HIV Loosens Tribe's Resistance to Circumcision

Erick Onyango Otieno, 21, is willing to defy tradition and undergo circumcision. "I do not want to die at this early age," he says. (By Craig Timberg -- The Washington Post)
By Craig Timberg
Washington Post Foreign Service
Friday, September 7, 2007

MBITA, Kenya -- Family gatherings for Collins Omondi once were boisterous affairs here on the verdant shores of Lake Victoria. But in just 11 years, AIDS has killed seven of his uncles, six aunts, five cousins and both his parents. His extended family now consists of one surviving uncle, an aunt and their 2-year-old child -- all of whom have AIDS.

Omondi, 28, a tall, broad-shouldered fish trader, has come to believe that a quirk of culture contributed to the decimation of his family. They were Luos, members of the only major tribe in Kenya that does not routinely circumcise boys. The absence of this ritual, Omondi said, helps explain why Luos are dying from AIDS at a rate unheard of among other Kenyans and rare in East Africa.

Twenty years after the first reports of a connection between HIV rates and circumcision, scientists are saying it is essential to understanding the path of the disease through Africa and possibly to reversing its course. President Bush's $15 billion anti-AIDS program is pledging millions of dollars to Kenya and other countries so they can offer circumcision services in communities long defined, in part, by their reluctance to perform the procedure.

The unprecedented effort already has provoked a backlash from the Council of Luo Tribal Elders, which decided last year to officially oppose it. But along the beaches of Lake Victoria, where fishermen push their colorful sailboats into the waves before dawn each day, many express a willingness to leave this tradition behind if it means surviving an epidemic that seems to have no end.

"We are the people who are sick," said Omondi, who recalled the haunting feeling of walking through his father's empty home on a nearby beach. "We are the ones who lose people every day."

Most African tribes traditionally circumcise boys in rituals marking the onset of manhood. But the Luos and some other Nilotic tribes, whose ancestors migrated south from Sudan, used to mark the end of childhood in a different but also painful way -- removing six bottom front teeth.

AIDS emanated from the jungles of Cameroon or Gabon but hit massive epidemic levels after reaching the uncircumcised tribes around Lake Victoria and, later, southern African tribes that had abandoned their own traditional circumcision rites. These differences help explain why West Africa, where circumcision is routine, has HIV rates much lower than in southern or East Africa. Within Kenya, roughly one in 17 adults has HIV. Yet among Luo adults, the virus has infected one in five.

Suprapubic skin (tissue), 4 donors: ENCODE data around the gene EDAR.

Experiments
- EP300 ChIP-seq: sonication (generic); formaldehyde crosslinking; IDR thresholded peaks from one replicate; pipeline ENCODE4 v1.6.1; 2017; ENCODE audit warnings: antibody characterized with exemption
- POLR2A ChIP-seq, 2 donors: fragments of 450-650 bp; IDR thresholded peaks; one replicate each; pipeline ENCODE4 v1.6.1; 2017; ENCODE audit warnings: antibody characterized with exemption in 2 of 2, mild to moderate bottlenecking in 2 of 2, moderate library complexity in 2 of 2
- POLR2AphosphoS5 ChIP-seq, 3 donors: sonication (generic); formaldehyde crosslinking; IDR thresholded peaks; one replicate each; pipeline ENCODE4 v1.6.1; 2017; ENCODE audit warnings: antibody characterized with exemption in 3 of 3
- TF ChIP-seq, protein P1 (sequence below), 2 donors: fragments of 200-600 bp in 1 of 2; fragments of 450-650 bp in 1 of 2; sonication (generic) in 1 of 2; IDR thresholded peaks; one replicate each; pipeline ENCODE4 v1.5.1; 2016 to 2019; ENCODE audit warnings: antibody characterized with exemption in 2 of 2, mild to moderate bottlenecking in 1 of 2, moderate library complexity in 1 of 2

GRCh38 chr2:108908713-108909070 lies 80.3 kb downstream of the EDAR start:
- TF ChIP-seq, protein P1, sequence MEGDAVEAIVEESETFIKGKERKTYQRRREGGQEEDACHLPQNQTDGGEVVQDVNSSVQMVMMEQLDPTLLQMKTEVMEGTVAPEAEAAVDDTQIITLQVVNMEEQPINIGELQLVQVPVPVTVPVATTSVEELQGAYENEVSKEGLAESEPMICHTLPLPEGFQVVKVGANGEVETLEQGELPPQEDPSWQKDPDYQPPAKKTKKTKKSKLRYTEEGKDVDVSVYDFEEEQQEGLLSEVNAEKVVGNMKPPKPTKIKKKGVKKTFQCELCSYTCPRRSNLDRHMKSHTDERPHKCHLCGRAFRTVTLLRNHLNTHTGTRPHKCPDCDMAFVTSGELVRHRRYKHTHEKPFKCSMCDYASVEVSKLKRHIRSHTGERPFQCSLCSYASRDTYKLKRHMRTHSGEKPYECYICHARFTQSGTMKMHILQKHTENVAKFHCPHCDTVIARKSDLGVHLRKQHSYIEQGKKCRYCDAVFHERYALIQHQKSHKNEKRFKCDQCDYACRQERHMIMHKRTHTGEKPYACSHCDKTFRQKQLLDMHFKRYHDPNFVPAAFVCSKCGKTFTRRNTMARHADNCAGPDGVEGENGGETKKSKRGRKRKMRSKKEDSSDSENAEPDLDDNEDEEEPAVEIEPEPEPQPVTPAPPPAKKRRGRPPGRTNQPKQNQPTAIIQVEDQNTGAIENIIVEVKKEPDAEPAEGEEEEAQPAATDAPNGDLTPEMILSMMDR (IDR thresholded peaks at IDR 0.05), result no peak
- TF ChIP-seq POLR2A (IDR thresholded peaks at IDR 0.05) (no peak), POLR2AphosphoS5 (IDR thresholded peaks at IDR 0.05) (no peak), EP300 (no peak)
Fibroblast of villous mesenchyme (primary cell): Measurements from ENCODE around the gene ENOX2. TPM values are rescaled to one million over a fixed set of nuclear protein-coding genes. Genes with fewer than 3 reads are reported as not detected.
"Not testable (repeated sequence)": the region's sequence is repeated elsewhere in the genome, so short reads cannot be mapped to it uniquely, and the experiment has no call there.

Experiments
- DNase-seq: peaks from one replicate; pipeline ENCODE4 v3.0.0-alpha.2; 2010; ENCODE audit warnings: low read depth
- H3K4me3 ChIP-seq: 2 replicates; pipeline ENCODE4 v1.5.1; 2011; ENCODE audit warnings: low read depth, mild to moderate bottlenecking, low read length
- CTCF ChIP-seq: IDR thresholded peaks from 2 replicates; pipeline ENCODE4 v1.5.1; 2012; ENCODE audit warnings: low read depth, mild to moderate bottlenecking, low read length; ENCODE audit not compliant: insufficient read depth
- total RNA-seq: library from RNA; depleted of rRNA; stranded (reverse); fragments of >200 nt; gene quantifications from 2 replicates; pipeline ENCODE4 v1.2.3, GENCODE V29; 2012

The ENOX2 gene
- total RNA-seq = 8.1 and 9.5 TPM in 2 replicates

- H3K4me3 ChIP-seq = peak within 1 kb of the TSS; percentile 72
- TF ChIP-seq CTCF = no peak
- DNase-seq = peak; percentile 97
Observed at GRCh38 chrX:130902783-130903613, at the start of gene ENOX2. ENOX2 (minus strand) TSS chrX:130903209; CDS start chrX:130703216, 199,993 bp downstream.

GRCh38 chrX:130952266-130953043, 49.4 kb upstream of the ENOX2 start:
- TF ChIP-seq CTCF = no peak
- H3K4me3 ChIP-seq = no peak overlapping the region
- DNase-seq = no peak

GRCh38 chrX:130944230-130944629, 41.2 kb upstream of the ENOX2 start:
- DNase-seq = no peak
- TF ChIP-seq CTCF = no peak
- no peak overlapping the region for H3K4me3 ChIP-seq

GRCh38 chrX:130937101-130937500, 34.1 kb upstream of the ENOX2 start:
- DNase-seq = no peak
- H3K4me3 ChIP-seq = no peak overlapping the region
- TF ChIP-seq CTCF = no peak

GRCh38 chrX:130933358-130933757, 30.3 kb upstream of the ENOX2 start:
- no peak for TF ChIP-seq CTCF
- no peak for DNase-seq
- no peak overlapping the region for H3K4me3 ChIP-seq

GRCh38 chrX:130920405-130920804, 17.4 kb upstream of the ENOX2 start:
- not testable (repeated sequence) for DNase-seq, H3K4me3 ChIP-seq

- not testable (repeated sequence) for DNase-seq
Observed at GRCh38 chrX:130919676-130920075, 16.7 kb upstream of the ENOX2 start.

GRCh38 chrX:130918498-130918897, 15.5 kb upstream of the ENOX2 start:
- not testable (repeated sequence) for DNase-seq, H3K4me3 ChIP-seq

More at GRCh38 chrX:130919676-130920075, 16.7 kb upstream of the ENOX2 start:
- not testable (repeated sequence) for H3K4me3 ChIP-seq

Scientists say the cells in a man's foreskin are unusually easy for HIV to penetrate. Removing it through circumcision also makes the skin on the penis head grow thicker and more resistant to infection. Trials in Kenya, Uganda and South Africa have shown that circumcised men are 60 percent less likely to contract HIV. The World Health Organization endorsed it as a key prevention strategy in March.

"It's now the most proven, effective HIV prevention strategy we have for male heterosexuals, so it's really important that we make this widely available," said Robert C. Bailey, an epidemiologist at the University of Illinois at Chicago who oversaw the Kenyan trial in nearby Kisumu.

Bailey has calculated that a well-run program could lower the HIV rate among Luo men from 18 percent to 8 percent over 20 years, averting tens of thousands of infections. Women would also be less vulnerable to HIV because of the decreasing infection rates of their sexual partners. Across Africa, widespread circumcision programs could save 5.7 million lives -- far more than any prevention strategy yet tried, U.N. officials have estimated.

Several countries, including Zambia and Swaziland, are exploring how to expand circumcision services, but none is further along than Kenya. Peter Cherutich, a top health official overseeing the issue, said a policy on making circumcision "available in a safe and voluntary manner" probably will be completed in the next month or two.

Officials for the Bill and Melinda Gates Foundation have expressed interest in helping expand circumcision services in Africa but said no final decisions have been made. Several Kenyan health experts said a multimillion-dollar grant from the foundation supporting the effort is expected to be announced soon after Kenya's policy is adopted. The U.S. contribution, worth $5 million to Kenya this year, also is due after the government policy is released.

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